Critics attacked the proposed law as dangerously radical. (One Republican sniped that the bill was difficult to understand because it had been translated from the original Russian.) But Congress quickly embraced it. By the summer, Wallace's Agriculture Department would be sending out checks to hundreds of thousands of wheat, cotton and corn farmers.

Roosevelt had not planned to keep Congress in special session for 100 days. But as long as it kept enacting his agenda, he seized the opportunity. Frances Perkins, his Secretary of Labor and the first female Cabinet member, pushed for large-scale welfare and public-works programs. Families that fell behind on rent were being thrown out on the street, children were keeling over in school from malnutrition, and once upstanding members of the middle class were foraging for food in garbage dumps. Roosevelt backed a welfare program drawn up by Harry Hopkins, a social worker who became the first federal welfare administrator. Under Hopkins' energetic leadership, in his first day on the job, the Federal Emergency Relief Administration (FERA) began sending out multimillion-dollar checks to the states.

The initial public-works program was one Roosevelt thought up himself: the Civilian Conservation Corps, which hired more than 250,000 young people to plant trees and fix up national parks. Later in the Hundred Days, F.D.R. signed on to a much larger plan. It allocated $3.3 billion to put unemployed people to work in an array of government jobs across the country. This plan later grew into the Works Progress Administration, the New Deal's signature jobs program.

Roosevelt also imposed the first federal regulations on the stock market. Many Americans believed Wall Street chicanery had caused the Depression. The Truth-in-Securities Act required issuers of new securities to disclose important information. A second banking law, the Glass-Steagall Act, separated investment banking and savings banking. But the last major bill of the Hundred Days, the National Industrial Recovery Act, was a doomed attempt to revive the economy through government-business partnerships. The Supreme Court would soon strike it down, though key parts lived on, including a federal guarantee of workers' right to unionize.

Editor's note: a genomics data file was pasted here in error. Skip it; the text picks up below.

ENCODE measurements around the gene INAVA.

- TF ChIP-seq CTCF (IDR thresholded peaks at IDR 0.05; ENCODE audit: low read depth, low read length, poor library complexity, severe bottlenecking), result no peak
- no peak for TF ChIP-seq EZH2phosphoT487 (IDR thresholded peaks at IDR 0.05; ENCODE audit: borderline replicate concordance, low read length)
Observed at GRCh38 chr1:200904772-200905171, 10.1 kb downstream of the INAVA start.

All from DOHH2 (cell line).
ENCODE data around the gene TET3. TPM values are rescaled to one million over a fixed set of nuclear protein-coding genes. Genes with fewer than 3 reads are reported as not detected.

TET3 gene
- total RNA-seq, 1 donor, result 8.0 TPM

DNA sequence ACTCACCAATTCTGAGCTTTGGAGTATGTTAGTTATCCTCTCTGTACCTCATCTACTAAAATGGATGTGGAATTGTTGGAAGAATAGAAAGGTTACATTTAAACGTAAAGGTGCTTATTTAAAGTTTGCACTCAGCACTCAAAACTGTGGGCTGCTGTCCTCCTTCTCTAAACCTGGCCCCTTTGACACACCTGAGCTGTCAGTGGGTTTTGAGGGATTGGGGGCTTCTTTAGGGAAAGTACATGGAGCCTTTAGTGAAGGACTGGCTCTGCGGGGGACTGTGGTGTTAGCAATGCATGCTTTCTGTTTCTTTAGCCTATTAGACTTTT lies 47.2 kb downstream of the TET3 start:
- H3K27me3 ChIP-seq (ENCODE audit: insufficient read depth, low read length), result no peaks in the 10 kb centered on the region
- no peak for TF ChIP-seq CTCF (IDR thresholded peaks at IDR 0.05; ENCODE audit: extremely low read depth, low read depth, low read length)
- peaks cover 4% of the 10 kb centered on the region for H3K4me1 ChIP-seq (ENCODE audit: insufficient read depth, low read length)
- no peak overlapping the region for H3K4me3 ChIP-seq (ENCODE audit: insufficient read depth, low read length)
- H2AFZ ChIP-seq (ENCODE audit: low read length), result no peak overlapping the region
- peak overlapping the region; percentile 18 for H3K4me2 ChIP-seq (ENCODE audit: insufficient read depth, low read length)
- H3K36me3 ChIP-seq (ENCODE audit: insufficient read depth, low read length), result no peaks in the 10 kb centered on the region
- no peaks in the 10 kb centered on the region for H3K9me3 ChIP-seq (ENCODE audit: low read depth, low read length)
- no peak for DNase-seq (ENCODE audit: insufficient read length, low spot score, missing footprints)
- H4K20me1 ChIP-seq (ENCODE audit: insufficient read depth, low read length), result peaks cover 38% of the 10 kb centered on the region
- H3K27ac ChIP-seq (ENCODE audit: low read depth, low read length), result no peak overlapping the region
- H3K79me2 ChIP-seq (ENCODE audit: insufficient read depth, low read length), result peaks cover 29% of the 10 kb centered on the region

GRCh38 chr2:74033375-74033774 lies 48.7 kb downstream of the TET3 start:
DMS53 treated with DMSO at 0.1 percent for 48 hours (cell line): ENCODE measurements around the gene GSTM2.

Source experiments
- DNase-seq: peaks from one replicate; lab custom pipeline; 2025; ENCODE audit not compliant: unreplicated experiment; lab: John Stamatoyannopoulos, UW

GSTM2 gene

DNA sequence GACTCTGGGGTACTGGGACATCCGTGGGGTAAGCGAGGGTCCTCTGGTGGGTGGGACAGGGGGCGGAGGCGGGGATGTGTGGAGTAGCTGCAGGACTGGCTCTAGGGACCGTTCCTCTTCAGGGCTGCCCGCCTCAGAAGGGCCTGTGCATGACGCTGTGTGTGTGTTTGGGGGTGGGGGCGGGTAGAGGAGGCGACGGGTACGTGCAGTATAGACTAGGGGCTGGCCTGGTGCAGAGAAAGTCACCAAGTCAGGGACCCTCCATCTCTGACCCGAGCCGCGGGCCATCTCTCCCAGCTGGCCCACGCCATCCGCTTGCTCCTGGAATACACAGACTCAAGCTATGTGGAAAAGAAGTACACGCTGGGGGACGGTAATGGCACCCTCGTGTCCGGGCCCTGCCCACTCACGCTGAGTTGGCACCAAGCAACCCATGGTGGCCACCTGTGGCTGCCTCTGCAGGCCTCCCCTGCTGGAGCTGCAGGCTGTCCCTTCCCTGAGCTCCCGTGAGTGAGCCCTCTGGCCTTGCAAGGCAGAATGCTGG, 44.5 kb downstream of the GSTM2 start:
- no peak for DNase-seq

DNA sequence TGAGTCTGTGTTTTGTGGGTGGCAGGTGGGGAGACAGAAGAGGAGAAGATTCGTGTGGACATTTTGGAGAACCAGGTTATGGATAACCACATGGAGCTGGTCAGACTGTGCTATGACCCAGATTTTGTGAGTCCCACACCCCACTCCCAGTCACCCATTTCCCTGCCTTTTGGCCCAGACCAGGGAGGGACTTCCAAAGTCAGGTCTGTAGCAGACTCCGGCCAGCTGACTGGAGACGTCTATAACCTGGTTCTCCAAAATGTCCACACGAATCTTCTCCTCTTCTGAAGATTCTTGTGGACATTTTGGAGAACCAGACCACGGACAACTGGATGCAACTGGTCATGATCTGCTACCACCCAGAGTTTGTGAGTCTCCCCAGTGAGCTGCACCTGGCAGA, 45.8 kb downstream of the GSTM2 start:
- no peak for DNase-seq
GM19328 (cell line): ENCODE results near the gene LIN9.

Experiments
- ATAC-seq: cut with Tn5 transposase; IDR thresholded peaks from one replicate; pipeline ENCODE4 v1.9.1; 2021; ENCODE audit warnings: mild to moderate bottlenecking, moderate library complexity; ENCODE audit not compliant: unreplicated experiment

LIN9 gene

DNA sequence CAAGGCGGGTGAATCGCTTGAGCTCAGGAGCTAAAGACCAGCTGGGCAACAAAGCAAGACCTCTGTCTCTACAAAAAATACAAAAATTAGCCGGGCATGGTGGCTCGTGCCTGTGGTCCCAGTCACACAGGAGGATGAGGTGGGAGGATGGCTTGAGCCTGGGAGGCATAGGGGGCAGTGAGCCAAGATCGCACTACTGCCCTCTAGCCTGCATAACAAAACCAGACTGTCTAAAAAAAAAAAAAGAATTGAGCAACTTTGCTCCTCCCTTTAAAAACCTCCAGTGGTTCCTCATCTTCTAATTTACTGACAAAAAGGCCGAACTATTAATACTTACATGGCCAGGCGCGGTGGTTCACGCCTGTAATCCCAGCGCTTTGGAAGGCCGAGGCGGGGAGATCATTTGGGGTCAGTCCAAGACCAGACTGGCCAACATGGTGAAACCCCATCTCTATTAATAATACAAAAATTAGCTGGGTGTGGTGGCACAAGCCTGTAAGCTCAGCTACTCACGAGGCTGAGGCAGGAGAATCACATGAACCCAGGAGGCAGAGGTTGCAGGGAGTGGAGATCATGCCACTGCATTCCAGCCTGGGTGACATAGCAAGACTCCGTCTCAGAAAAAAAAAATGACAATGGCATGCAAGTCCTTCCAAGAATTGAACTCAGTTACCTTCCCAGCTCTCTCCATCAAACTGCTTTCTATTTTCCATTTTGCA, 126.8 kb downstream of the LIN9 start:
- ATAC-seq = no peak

In little more than three months, Roosevelt had done nothing less than create a new America — or, rather, two new Americas. The Hundred Days was the start of the American welfare state. For the first time, the Federal Government assumed responsibility for caring for its worst-off citizens. FERA paved the way for Social Security and unemployment insurance to become law in 1935 and, much later, for programs like Medicare and Medicaid. The Hundred Days also laid the groundwork for the modern regulatory state. A year after the Truth-in-Securities Act was passed, F.D.R. created the Securities and Exchange Commission. Before the New Deal ended, there would be a federal minimum wage and a National Labor Relations Board to protect the rights of workers.

Not all the Hundred Days legislation has survived. The federal welfare program was dismantled in the 1990s, during the Gingrich revolution, and turned into block grants to the states. In 1999, President Bill Clinton signed a repeal of Glass-Steagall's separation of investment and savings banking, possibly paving the way for the current financial meltdown. Other laws from the era have lasted too long, notably the AAA's generous crop subsidies, which were meant to be temporary.

Many aspects of the New Deal remain controversial. Some people argue that the Federal Government should do more for the unemployed, while others believe that government handouts have gone too far. Some want stricter regulations on Wall Street and Big Business, and others want less red tape.

But F.D.R.'s basic idea of an activist government has become a national consensus. That became clear last year when the financial system began teetering. There were few Herbert Hoovers calling for the government to stand idly by. George W. Bush and Barack Obama insisted, from opposite ends of the political spectrum, that the Federal Government had to spend billions to bail out the banks. Their parallel response was proof that 75 years later, the ideals of the Hundred Days have triumphed. In a very real way, we're all New Dealers now. 

Cohen is the author of Nothing to Fear: FDR's Inner Circle and the Hundred Days That Created Modern America